12:25 GMT27 November 2020
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    On Wednesday Poland cautioned other European Union member states that electing Donald Tusk for a second term as EU chairman would contradict the bloc’s traditions.

    EU leaders are set to meet this week in attempts to strengthen relations in the council before the departure of Britain from the bloc, but Warsaw’s concerns over EU leadership could potentially dampen the gathering. 

    Prime Minister Beata Szydlo wrote a letter encouraging EU leadership to consider European Parliament-member Jacek Saryusz-Wolski as a replacement for Tusk, whose term ends in May.

    She wrote, "An extension of the mandate of the European Council President against the position of the government of the country of (his) origin is at odds with the intergovernmental nature of the work of our Council."

    Poland’s issues with Tusk, the centrist former prime minister, stems from a fierce rivalry between him and Jaroslaw Kaczynski, one of the country’s most powerful political figures, and a cofounder of the ruling Law and Justice Party (PiS).

    Kaczynski maintains that Tusk took liberties with his position in the EU by interfering with Warsaw’s national affairs, particularly in December 2016, after Tusk criticized PiS when the opposition raised issues in Parliament.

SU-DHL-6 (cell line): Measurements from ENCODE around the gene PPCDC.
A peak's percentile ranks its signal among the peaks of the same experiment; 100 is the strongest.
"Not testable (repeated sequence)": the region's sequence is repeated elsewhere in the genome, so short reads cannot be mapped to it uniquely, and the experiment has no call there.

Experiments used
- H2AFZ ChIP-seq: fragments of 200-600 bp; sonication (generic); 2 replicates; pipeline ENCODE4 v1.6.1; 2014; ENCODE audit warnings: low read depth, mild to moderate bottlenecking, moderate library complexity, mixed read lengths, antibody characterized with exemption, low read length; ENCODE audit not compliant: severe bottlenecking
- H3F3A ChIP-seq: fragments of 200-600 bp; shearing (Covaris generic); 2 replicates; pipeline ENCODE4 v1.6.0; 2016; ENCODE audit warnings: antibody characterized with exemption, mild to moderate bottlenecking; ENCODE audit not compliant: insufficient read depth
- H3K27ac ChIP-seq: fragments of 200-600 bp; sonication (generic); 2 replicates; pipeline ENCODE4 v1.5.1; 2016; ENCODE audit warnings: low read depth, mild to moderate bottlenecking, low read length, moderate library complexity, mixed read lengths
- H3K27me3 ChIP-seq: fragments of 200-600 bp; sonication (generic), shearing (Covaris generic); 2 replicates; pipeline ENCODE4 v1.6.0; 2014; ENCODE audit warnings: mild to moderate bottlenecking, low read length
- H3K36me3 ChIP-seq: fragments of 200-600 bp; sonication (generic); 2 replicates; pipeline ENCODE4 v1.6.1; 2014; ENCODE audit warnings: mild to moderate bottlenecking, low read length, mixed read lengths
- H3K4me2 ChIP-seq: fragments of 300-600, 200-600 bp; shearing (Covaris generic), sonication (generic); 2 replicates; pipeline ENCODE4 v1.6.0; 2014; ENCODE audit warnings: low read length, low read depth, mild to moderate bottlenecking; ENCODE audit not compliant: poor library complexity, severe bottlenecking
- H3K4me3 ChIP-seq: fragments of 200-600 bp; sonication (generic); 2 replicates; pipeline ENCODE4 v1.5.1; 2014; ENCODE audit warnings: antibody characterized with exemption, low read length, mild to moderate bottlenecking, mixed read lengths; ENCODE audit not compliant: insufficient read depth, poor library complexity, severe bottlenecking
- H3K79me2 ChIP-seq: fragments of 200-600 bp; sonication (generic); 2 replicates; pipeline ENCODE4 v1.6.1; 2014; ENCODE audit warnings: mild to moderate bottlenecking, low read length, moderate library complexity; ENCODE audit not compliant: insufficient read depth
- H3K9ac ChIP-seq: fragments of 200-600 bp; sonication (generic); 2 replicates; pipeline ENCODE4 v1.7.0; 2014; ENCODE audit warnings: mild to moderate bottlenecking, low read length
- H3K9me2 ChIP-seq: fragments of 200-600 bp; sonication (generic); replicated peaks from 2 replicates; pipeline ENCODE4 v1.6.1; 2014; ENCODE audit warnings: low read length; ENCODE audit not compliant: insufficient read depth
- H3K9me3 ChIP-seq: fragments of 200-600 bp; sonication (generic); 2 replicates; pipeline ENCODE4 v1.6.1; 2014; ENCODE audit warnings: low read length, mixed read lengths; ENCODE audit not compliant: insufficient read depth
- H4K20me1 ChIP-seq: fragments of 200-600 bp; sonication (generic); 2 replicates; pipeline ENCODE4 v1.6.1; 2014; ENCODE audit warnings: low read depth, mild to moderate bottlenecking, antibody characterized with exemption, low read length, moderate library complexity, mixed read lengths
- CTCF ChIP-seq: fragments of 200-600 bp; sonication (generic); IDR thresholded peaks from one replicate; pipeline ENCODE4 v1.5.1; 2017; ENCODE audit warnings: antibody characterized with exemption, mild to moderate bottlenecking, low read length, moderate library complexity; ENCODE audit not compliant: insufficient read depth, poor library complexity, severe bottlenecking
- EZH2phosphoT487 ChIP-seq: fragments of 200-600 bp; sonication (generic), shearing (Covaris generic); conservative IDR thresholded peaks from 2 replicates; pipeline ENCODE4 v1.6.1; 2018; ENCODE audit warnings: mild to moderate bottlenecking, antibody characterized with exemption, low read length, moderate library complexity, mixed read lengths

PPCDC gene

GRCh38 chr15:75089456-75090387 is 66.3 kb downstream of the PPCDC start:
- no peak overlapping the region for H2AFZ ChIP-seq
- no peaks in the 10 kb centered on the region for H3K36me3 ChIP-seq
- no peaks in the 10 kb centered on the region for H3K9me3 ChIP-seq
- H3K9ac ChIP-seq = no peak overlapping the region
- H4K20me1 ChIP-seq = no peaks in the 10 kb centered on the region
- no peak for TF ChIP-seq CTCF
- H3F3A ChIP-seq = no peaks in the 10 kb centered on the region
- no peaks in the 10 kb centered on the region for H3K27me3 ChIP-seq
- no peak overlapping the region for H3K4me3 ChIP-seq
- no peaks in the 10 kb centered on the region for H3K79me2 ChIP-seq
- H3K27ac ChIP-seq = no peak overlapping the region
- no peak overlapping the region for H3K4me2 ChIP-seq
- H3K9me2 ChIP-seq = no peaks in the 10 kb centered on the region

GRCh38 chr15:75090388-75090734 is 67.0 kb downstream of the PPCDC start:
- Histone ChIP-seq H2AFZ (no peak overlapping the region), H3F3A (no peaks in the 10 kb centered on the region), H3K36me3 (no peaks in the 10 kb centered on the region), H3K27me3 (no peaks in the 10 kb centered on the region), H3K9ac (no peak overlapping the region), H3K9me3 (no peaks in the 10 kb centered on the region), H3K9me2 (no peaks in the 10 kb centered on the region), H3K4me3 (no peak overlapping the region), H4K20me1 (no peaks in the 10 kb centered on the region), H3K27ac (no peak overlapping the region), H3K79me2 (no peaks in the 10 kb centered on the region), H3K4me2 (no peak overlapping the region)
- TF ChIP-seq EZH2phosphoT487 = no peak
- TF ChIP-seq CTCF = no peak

Attending a cultural event at the time, Tusk said, "I appeal to those who hold real power in our country to respect the people, the principles and values of the constitution, the standing procedures and good practices," claiming that PiS was undermining the “European model of democracy."

    Szydlo noted the broad support that Tusk enjoys from EU leaders, writing that, "The pronounced support of such actions (the stand-off) on behalf of an EC president was unheard of."

    One unnamed German official said that Chancellor Angela Merkel appreciates Tusk’s work, and believes he will be re-elected with "overwhelming support."

    French President Francois Hollande also said he would continue backing Tusk, "even if, with a view to political balance, it would be the turn of a socialist — I try to have a vision that is more European than partisan or national,” adding, "I will not participate in this eviction."

    Although Saryusz-Wolski is not well known, it is common for a leader in Poland to be chosen without unanimity. The most recent example is when Jean-Claude Juncker was nominated as head of the Executive Commission in 2014, despite opposition from Hungary and Britain.

    The hostilities between Kaczynski and Tusk are said ot be personal, as Kaczynski holds Tusk "morally responsible" for his twin brother’s death in a 2010 plane crash over Russia. The crash was blamed on pilot error.


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